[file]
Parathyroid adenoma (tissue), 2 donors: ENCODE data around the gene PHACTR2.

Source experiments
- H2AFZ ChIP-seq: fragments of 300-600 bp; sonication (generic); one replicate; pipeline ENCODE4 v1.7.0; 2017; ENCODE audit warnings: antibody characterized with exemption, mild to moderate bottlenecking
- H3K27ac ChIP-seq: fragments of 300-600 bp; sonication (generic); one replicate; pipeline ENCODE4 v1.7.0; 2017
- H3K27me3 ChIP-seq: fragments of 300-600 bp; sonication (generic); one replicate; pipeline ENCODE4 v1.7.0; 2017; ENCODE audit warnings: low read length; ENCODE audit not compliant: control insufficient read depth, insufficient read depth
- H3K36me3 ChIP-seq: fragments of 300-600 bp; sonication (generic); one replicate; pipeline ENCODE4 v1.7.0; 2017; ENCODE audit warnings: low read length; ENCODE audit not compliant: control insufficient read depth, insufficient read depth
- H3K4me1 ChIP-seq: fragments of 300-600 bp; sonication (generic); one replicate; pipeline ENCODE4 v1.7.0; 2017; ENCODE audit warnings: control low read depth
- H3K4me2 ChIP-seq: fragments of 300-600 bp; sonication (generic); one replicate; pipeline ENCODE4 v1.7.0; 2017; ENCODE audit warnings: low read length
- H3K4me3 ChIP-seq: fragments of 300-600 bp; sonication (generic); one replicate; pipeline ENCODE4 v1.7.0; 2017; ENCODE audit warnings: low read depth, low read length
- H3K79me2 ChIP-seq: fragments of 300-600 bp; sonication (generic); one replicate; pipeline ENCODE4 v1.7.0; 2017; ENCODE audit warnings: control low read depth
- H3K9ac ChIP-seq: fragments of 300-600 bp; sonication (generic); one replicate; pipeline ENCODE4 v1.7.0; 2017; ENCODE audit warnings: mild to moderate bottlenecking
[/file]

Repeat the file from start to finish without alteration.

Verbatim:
Parathyroid adenoma (tissue), 2 donors: ENCODE data around the gene PHACTR2.

Source experiments
- H2AFZ ChIP-seq: fragments of 300-600 bp; sonication (generic); one replicate; pipeline ENCODE4 v1.7.0; 2017; ENCODE audit warnings: antibody characterized with exemption, mild to moderate bottlenecking
- H3K27ac ChIP-seq: fragments of 300-600 bp; sonication (generic); one replicate; pipeline ENCODE4 v1.7.0; 2017
- H3K27me3 ChIP-seq: fragments of 300-600 bp; sonication (generic); one replicate; pipeline ENCODE4 v1.7.0; 2017; ENCODE audit warnings: low read length; ENCODE audit not compliant: control insufficient read depth, insufficient read depth
- H3K36me3 ChIP-seq: fragments of 300-600 bp; sonication (generic); one replicate; pipeline ENCODE4 v1.7.0; 2017; ENCODE audit warnings: low read length; ENCODE audit not compliant: control insufficient read depth, insufficient read depth
- H3K4me1 ChIP-seq: fragments of 300-600 bp; sonication (generic); one replicate; pipeline ENCODE4 v1.7.0; 2017; ENCODE audit warnings: control low read depth
- H3K4me2 ChIP-seq: fragments of 300-600 bp; sonication (generic); one replicate; pipeline ENCODE4 v1.7.0; 2017; ENCODE audit warnings: low read length
- H3K4me3 ChIP-seq: fragments of 300-600 bp; sonication (generic); one replicate; pipeline ENCODE4 v1.7.0; 2017; ENCODE audit warnings: low read depth, low read length
- H3K79me2 ChIP-seq: fragments of 300-600 bp; sonication (generic); one replicate; pipeline ENCODE4 v1.7.0; 2017; ENCODE audit warnings: control low read depth
- H3K9ac ChIP-seq: fragments of 300-600 bp; sonication (generic); one replicate; pipeline ENCODE4 v1.7.0; 2017; ENCODE audit warnings: mild to moderate bottlenecking